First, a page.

• Steve H. Hanke
    05/04/2016 - 08:00
    Authored by Steve H. Hanke of The Johns Hopkins University. Follow him on Twitter @Steve_Hanke. A few weeks ago, the Monetary Authority of Singapore (MAS) sprang a surprise. It announced that a...

It's Official: Worst. Recovery. EVER

Tyler Durden's picture




 

If there was any debate whether the Fed's policies have helped the economy or just the market (and specifically the Bernanke-targeted Russell 2000), the following two charts will end any and all debate. As the following chart from the St Louis Fed shows, as of the just completed quarter, US GDP "growth" since the "recovery" is now the worst in US history, having just dipped below the heretofore lowest on record.

A slightly prettier version of the same chart created by JPM's Michael Cembalest, is presented below:

 

But fear not: it is only the worst recovery ever for anyone unlucky enough to still rely on such Old Normal concepts as the "economy" to feed, clothe and provide shelter for themselves.

For those lucky 1% of the US population whose entire wealth is in financial assets (and who once again managed to avoid a tax hike on carried interest or any actual financial assets), times have almost never been so good.

Well, it's not the biggest surge in the market since the economic trough in history, but it is close. Which as Bernanke admitted some time ago (when discussing the level of the Russell 2000), is the only thing that actually matters to the Fed.

Yet oddly enough, the trickle down from the trillions in excess wealth created for those who hold financial assets, as a result of daily POMOs pumping some $85 billion, and soon more, into the stock market each month, has yet to materialize.

Oh well: just keep on doing more of what you are doing Uncle Ben, and if possible destroy the US economy even more than you already have - at this point, at least on a relative basis, you can't destroy it more.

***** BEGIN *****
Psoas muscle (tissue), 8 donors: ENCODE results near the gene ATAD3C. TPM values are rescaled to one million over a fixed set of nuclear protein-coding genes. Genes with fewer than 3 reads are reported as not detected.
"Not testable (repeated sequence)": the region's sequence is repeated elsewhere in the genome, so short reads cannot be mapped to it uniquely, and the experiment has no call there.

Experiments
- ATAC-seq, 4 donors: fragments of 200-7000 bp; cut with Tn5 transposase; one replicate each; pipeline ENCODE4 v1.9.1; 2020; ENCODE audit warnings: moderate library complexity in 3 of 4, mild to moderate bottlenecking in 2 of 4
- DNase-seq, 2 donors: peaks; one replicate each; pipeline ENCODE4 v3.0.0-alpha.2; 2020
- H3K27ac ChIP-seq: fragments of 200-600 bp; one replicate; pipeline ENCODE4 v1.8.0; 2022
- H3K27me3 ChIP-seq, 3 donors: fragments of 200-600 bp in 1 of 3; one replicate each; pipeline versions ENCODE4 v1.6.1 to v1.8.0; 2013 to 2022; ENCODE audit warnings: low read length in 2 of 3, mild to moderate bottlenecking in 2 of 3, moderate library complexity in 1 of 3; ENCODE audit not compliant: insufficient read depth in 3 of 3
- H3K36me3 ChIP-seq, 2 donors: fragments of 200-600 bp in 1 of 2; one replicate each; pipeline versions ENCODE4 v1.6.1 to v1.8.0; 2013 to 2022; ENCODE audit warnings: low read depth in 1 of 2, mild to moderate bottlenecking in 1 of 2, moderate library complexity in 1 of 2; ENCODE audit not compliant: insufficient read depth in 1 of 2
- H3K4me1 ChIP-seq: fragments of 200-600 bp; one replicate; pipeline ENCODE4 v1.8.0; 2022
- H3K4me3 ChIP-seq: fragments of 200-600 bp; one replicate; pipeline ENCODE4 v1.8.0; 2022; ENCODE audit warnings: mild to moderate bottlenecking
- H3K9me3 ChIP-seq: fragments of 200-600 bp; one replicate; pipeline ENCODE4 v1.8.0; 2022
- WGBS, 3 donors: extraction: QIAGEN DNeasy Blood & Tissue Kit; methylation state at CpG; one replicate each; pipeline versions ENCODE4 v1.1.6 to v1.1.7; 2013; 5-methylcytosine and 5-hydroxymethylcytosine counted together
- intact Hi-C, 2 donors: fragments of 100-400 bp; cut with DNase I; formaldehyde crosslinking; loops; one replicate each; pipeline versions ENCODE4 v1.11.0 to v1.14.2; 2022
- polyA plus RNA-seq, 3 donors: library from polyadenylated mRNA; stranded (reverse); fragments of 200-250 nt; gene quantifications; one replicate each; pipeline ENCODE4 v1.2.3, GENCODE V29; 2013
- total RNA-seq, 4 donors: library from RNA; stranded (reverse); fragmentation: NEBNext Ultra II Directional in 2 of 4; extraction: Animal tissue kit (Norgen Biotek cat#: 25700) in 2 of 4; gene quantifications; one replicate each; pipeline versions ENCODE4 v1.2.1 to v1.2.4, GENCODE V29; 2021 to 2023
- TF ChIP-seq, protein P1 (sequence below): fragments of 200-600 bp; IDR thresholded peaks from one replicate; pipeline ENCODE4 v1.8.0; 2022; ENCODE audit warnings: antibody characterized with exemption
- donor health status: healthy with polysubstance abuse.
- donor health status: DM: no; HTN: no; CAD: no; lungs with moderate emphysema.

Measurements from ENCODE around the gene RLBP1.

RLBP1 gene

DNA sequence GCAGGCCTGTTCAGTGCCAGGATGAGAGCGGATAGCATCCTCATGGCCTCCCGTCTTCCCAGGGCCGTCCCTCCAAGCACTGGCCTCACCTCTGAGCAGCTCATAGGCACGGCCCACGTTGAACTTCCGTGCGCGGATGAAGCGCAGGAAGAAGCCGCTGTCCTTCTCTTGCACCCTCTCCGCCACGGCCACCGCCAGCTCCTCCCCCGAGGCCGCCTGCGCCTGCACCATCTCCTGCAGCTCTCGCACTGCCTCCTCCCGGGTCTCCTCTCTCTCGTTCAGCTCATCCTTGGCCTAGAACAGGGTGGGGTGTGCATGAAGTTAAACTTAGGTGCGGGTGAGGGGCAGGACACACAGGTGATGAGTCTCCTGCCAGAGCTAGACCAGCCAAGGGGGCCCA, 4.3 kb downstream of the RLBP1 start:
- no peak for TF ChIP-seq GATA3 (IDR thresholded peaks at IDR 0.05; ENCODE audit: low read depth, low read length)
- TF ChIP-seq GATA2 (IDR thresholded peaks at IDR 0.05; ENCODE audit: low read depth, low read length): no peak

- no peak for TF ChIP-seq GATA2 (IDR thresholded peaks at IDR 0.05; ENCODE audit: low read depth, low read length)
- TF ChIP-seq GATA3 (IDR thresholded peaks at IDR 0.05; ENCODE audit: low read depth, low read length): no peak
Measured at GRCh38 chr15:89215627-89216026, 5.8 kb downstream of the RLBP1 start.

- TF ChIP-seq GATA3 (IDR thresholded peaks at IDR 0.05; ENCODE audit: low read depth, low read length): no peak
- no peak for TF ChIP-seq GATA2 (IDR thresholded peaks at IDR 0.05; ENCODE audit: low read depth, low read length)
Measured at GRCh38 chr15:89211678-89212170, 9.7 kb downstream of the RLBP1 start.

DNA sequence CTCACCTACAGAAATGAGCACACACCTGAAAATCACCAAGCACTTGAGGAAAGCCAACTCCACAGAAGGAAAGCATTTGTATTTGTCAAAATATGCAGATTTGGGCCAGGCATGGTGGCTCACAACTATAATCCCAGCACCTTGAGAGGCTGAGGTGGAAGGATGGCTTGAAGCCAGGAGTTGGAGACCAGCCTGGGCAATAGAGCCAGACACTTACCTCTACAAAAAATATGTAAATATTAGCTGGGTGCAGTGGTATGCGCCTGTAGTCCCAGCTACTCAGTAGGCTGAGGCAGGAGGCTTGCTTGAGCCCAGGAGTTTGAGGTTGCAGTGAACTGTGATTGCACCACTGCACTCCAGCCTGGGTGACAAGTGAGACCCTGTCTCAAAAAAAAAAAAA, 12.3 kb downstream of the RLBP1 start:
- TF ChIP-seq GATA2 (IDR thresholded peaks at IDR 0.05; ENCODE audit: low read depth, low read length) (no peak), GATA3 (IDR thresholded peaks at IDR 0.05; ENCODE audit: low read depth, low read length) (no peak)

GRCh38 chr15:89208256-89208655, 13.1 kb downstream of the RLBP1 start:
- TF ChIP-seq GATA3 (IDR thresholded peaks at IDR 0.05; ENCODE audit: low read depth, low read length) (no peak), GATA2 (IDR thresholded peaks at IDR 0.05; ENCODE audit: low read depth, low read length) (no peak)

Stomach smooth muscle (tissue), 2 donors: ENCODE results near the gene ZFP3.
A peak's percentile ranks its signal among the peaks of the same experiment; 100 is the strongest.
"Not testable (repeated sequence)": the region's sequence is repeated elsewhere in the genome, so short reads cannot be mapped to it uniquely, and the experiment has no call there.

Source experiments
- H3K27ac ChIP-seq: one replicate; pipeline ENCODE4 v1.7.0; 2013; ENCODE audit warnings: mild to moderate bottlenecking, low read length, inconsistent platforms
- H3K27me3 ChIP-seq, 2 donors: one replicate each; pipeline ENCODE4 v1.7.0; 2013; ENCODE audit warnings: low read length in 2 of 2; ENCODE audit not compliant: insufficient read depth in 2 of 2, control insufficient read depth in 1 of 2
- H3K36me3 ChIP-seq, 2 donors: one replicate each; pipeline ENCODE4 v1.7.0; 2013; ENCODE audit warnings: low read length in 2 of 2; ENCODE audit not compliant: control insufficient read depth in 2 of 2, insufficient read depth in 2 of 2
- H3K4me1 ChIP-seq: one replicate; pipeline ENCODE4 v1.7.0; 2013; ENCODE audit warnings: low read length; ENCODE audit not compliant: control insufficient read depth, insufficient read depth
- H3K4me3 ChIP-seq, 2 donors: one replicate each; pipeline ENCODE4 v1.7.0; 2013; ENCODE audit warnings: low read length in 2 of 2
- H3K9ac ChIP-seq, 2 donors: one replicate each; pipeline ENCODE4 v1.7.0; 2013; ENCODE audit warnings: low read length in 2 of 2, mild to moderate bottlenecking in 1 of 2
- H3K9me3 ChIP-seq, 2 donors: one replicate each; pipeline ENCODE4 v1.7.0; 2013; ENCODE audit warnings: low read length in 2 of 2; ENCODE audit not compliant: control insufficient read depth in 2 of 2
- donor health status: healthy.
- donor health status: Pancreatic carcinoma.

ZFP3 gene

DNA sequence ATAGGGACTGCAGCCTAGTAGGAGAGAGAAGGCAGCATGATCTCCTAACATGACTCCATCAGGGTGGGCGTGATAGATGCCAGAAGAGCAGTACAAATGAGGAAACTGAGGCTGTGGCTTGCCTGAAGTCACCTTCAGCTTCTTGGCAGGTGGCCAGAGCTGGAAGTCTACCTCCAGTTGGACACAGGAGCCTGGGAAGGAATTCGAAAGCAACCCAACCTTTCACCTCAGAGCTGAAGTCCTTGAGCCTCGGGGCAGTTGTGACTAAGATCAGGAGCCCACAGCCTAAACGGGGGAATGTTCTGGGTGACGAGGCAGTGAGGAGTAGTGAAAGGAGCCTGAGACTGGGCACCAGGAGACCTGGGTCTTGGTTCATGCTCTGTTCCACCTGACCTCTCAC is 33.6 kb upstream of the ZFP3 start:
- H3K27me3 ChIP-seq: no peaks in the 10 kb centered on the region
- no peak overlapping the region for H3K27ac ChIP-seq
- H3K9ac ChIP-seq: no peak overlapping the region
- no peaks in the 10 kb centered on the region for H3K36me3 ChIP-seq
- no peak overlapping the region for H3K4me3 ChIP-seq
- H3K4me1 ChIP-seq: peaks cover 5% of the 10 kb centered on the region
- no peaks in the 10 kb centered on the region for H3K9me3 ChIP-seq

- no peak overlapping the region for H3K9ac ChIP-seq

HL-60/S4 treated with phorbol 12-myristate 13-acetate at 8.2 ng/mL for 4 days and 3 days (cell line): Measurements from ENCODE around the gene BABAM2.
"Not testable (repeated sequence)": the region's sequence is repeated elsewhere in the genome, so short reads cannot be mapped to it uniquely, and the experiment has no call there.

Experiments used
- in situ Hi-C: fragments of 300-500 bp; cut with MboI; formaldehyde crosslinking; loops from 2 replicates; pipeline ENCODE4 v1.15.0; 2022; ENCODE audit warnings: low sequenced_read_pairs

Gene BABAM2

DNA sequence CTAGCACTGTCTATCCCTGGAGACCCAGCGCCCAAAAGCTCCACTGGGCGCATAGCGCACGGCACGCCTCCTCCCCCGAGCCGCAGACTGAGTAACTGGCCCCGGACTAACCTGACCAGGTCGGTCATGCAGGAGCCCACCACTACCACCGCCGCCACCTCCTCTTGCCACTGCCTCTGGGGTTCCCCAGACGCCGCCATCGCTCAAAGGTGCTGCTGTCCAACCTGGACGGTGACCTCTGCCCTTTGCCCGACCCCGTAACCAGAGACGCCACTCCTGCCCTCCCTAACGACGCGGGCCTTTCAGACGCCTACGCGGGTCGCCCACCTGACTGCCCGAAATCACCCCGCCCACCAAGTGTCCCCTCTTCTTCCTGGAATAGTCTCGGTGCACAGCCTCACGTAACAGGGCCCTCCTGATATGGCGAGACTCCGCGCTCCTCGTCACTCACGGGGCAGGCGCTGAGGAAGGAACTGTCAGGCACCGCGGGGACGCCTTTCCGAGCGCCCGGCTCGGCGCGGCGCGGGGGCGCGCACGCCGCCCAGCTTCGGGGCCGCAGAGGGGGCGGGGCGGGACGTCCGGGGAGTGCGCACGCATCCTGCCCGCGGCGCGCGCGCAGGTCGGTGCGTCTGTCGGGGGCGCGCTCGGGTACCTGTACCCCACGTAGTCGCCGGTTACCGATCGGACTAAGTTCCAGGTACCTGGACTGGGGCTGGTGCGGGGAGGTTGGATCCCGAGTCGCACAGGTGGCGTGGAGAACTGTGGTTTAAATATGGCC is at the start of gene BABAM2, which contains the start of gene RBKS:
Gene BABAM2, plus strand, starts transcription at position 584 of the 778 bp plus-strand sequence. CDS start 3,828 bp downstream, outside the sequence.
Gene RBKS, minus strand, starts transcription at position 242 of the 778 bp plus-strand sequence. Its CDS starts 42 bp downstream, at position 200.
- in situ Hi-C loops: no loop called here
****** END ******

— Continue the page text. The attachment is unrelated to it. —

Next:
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Thu, 01/24/2013 - 12:09 | 3182670 cynicalskeptic
cynicalskeptic's picture

depends on how you define your terms....

'Trickle down' has been going strong - most people I know feel like they've been getting pissed on since Reagan.....  they'd be happy if it stopped.

Thu, 01/24/2013 - 12:19 | 3182700 NotApplicable
NotApplicable's picture

Trickle down inflation, FTW! Saving nominal value of retirement accounts today, so they can become worthless in purchasing power tomorrow.

As for $9 bread, it will be more than offset hedonically by the substitution of a $5 can of dog food, so as you can tell, it's really a non-issue.

Ain't politickin' grand?

America, Fuck Yeah!

 

Thu, 01/24/2013 - 10:27 | 3182336 babylon15
babylon15's picture

Tyler, you can do better than this.  Show us the same graphs of Real GDP per Capita.  Because, the data is even stronger in support of your argument than the current graphs; real GDP growth per capita is actually zero *SINCE 2005*!

Thu, 01/24/2013 - 12:14 | 3182680 cynicalskeptic
cynicalskeptic's picture

Using shadowstats numbers factoring in the real rate of inflation, GDP has been NEGATIVE for over a decade.   

After Carter, the politicians learned itr was better to lie and fake the number than tell the truth.  They also learned tht amost people are too stupid to realize what's really going on - though even the really dumb ones start to catch on when the lies get too extreme

Thu, 01/24/2013 - 13:00 | 3182820 Seer
Seer's picture

"After Carter, the politicians learned itr was better to lie and fake the number than tell the truth."

After 1970/1971 this was the case because the US had gone into default -off the gold standard- AND it's most revenue-producing export -oil- went in to production decline.  Physical reality for propping up "The American Dream" was no longer possible from this point forward...

Thu, 01/24/2013 - 13:34 | 3182929 Raymond Reason